Our ignorance is invisible to us, not to others.
We tend to overestimate how much we know — especially when it comes to something close to our reputation. We don’t make wrong decisions because of a lack of facts but of self-awareness.
Intellectual humility involves recognizing that our beliefs or opinions can be incorrect. Humility is a powerful leadership trait. Research shows that humble leaders inspire close teamwork, rapid learning, and high performance.
The importance of being wise
When we celebrate leaders only for their intellectual brilliance, we can also be promoting arrogance and overconfidence. Being smart is not enough. Leaders should not be blinded by their ego — they must be wise. As Socrates wrote, “The only true wisdom is in knowing you know nothing.”
Most leaders operate from a position of moral superiority — they think their opinions matter more than their subordinates’ ideas.
Naive realism is the feeling that our perception of the world is the truth. When something is so immediate and effortless to us, it just feels true.
As psychological researcher Chris Chabris explains, “I think we sometimes confuse effortlessness with accuracy.”
Wise leaders embrace their vulnerable side — they want to seek the truth, not to be right.
Most people believe their perception of the world is the right one.
What is intellectual humility?
The recognition that the things you believe in might, in fact, be wrong.
Unlike regular humility — which is characterized by honesty, sincerity, and selflessness — intellectual humility is about being obsessively curious. You challenge everything — even what you believe is right.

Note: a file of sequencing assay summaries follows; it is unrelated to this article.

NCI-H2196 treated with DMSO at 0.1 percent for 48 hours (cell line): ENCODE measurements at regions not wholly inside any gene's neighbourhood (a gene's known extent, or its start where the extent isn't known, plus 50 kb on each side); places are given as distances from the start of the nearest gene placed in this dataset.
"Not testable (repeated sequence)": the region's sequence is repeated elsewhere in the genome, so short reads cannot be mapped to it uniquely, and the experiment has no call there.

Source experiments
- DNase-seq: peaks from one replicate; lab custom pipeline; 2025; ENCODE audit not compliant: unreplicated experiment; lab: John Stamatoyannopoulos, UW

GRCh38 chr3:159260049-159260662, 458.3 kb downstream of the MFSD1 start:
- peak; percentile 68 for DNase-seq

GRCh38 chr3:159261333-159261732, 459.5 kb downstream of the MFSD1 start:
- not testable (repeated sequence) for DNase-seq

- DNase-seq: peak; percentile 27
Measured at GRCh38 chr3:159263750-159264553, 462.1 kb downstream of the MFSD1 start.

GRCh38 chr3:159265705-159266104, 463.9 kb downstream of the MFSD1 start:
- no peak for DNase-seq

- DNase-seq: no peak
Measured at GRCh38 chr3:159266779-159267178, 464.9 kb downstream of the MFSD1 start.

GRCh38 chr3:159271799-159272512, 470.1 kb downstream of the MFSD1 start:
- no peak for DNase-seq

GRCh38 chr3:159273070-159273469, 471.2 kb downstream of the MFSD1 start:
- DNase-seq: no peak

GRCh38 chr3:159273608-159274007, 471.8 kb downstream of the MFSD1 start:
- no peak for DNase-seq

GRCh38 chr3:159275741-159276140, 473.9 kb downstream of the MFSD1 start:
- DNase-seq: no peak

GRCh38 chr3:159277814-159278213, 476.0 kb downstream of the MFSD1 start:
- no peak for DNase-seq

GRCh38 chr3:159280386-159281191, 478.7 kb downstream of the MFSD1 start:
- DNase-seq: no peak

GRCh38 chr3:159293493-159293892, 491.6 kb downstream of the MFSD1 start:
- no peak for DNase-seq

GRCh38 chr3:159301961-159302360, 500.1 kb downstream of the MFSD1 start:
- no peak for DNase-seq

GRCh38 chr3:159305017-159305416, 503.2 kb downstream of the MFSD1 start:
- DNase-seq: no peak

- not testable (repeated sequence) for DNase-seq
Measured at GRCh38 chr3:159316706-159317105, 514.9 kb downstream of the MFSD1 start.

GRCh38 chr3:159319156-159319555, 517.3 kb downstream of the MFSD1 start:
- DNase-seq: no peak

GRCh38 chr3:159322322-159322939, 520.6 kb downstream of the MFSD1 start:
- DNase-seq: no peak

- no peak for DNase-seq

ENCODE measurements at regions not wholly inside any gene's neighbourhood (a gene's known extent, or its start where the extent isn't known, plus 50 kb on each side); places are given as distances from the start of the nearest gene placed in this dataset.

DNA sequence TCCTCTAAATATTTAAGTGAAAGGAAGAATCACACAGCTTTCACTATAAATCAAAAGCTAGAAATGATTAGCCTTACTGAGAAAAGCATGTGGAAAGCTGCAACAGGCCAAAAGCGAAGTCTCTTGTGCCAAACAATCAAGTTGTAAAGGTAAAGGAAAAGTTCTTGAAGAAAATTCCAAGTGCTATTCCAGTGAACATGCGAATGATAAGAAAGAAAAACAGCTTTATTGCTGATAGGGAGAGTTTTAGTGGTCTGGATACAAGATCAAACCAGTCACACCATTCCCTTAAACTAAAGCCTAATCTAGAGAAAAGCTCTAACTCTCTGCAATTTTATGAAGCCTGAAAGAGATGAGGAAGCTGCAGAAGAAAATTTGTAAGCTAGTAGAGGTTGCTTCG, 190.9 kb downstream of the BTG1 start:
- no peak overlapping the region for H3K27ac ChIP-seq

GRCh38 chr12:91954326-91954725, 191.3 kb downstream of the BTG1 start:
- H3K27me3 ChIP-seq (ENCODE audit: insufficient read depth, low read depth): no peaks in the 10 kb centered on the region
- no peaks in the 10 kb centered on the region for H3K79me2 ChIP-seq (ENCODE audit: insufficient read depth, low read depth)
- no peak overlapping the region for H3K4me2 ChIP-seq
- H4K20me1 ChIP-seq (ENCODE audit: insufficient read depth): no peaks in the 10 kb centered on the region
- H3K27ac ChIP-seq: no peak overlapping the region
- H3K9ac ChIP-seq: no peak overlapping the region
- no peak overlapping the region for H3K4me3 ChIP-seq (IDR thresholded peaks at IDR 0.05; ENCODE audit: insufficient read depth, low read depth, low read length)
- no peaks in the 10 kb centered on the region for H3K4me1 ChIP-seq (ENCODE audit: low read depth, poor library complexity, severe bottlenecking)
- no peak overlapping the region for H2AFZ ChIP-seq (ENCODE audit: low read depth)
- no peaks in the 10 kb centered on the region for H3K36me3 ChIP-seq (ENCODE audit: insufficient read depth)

It’s not about lacking confidence or changing your mind all the time but about being determined to uncover your blind spots.
Intellectual honesty means leaving the door open, even if you are convinced you are right. You are receptive to new facts — you listen mindfully rather than trying to defend yourself. It requires to always seek for the truth regardless if it agrees with your own beliefs or not.
Conversely, intellectually arrogant leaders promote groupthink — they only pay attention to those who think like them. Diversity of thought is essential to find the best solutions. Arrogance is intellectual blindness.
Leaders who score higher on intellectual humility tests are more open to opposing views, pay more attention to evidence, and have a stronger self-awareness.
Most importantly, intellectually humble leaders are willing to admit they are wrong — they acknowledge their mistakes and learn from them.
The humble leader
Intellectual humility is one of the key traits that Google looks for in new hires. Wise leaders know that solving problems is a team effort — everyone brings something different to the table.
Research on inclusive leadership found that when people observe selfless behavior in their leaders, they were more likely to feel included in the teams.
Wise leaders don’t pretend to have all the answers — they lead with questions rather than with solutions. Their job is to get the best ideas from their teams. That requires putting their ego aside rather and letting go of the need to be always right.
Findings from one study revealed that humble CEOs create a positive influence around them: their teams are more collaborative, transparent, and eager to learn.
Three different forms of humility
- The first, the humility we feel around elders and dignitaries, is a basic part of social life.
- The second, the humility we feel in the presence of those who awe us with their achievements, is a regular part of professional life.
- The third form is the “here-and-now humility”— the most rarely observed in business and the most relevant for those who want to achieve big things.
The “here-and-now” challenges the usual power-play — knowledge matters more than formal authority.
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